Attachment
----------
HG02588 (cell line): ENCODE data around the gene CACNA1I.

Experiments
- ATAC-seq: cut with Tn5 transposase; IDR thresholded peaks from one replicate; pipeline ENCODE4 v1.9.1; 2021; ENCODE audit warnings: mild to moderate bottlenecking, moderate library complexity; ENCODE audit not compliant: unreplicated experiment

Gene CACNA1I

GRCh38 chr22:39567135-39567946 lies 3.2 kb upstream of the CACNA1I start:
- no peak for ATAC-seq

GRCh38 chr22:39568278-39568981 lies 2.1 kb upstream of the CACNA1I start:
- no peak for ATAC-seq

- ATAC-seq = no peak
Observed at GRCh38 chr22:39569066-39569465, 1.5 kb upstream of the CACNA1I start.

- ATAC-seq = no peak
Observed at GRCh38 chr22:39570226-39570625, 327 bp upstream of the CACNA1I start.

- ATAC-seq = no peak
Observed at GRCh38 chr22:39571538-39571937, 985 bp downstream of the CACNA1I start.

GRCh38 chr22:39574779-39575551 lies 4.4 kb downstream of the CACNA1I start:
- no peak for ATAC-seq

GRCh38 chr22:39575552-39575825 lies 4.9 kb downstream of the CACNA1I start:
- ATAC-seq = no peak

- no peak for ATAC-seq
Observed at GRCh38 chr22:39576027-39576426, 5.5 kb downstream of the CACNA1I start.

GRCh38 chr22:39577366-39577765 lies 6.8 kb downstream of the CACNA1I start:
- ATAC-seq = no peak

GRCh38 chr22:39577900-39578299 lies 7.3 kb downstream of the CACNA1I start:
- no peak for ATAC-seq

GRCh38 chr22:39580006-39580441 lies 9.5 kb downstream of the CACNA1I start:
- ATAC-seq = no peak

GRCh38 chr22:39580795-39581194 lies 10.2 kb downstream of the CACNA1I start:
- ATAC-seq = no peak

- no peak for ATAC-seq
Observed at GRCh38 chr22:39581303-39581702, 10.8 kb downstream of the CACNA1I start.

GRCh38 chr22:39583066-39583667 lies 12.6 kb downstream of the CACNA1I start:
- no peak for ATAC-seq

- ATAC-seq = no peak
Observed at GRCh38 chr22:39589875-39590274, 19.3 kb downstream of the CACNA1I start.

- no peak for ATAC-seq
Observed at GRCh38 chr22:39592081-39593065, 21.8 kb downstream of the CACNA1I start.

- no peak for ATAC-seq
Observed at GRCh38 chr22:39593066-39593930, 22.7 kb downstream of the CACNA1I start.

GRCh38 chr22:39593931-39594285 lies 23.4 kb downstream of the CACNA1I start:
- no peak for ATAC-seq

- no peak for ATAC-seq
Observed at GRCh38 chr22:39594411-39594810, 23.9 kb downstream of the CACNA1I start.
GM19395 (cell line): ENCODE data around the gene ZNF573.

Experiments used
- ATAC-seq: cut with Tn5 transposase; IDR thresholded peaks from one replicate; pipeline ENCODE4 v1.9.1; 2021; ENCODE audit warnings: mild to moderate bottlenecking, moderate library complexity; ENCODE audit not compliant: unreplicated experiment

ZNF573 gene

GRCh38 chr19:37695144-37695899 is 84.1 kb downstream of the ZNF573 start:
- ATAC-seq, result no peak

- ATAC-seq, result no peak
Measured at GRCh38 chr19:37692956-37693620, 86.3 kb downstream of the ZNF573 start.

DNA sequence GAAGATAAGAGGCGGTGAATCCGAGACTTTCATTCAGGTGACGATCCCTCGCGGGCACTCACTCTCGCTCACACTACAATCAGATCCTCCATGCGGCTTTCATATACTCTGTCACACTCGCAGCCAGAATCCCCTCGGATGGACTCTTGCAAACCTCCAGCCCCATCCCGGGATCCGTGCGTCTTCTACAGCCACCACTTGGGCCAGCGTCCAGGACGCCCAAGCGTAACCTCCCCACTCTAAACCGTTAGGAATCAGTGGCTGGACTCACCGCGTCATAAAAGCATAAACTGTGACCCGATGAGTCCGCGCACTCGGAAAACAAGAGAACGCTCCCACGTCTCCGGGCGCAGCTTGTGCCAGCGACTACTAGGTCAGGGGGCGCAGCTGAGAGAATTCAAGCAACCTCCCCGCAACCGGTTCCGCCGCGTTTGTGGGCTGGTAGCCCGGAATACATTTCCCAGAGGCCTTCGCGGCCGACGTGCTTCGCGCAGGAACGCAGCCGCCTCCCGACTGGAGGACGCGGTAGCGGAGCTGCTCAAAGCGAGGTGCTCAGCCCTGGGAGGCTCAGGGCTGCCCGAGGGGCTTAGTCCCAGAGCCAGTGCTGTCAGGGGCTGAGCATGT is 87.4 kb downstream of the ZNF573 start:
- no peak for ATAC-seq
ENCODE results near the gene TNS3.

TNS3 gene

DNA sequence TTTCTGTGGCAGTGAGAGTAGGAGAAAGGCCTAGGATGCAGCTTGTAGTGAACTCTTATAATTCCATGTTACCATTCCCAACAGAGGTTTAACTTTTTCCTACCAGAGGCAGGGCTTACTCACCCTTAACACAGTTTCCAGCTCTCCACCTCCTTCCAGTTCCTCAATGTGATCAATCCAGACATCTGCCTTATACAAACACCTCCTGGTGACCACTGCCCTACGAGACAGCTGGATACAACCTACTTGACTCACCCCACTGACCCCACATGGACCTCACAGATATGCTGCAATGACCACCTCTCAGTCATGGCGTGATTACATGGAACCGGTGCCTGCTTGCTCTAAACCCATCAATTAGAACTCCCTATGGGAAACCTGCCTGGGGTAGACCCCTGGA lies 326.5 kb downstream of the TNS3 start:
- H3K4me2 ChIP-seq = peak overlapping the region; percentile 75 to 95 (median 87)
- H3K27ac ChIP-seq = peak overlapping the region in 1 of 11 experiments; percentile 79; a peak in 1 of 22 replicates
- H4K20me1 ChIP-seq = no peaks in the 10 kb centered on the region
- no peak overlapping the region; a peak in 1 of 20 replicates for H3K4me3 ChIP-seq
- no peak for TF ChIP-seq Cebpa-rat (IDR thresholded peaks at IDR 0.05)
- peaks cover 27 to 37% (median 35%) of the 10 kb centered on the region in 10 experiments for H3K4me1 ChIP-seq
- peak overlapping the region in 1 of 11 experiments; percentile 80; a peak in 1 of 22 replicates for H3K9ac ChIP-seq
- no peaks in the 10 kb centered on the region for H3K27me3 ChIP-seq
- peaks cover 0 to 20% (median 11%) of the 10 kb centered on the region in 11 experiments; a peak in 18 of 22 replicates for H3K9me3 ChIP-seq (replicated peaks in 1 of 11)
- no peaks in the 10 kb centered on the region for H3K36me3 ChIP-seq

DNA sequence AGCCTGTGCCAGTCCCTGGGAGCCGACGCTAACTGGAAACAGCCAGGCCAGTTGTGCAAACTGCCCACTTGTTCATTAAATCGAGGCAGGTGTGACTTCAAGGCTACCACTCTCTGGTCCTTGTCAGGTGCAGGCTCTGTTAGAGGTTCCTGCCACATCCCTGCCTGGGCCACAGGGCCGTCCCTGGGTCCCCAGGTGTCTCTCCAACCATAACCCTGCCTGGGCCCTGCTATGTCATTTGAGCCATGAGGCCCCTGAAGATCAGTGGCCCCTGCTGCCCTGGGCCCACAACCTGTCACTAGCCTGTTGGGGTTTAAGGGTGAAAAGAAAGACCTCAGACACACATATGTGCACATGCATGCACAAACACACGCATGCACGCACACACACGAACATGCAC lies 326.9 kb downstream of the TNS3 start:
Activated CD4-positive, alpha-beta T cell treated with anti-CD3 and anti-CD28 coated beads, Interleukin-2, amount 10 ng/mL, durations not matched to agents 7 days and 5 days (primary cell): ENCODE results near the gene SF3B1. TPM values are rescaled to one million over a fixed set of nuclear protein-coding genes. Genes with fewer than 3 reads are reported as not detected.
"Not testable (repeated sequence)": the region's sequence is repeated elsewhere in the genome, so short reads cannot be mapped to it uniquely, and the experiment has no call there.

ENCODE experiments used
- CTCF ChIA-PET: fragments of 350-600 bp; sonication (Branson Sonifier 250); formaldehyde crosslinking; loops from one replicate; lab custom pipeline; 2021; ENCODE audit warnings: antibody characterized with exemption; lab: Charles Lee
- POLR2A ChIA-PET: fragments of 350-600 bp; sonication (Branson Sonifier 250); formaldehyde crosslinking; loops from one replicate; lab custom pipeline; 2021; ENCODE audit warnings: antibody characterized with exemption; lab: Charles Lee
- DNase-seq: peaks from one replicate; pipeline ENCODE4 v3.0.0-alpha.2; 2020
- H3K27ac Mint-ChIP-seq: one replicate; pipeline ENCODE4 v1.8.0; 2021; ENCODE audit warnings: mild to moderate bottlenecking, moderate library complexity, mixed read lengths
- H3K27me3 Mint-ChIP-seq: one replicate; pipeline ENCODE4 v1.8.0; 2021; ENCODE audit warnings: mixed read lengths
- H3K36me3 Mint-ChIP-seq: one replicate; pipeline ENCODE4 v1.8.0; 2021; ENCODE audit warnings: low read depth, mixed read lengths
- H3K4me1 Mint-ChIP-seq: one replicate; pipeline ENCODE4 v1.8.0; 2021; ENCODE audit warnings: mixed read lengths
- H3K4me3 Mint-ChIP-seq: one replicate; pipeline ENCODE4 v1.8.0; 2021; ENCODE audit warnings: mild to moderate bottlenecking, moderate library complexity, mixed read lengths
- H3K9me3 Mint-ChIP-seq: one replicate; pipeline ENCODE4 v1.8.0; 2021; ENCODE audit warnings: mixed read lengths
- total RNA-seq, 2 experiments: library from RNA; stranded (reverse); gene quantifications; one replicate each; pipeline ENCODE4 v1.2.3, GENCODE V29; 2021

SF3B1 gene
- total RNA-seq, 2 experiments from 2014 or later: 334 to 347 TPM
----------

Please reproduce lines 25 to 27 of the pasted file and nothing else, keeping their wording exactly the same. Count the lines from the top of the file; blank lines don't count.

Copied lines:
GRCh38 chr22:39580006-39580441 lies 9.5 kb downstream of the CACNA1I start:
- ATAC-seq = no peak

GRCh38 chr22:39580795-39581194 lies 10.2 kb downstream of the CACNA1I start: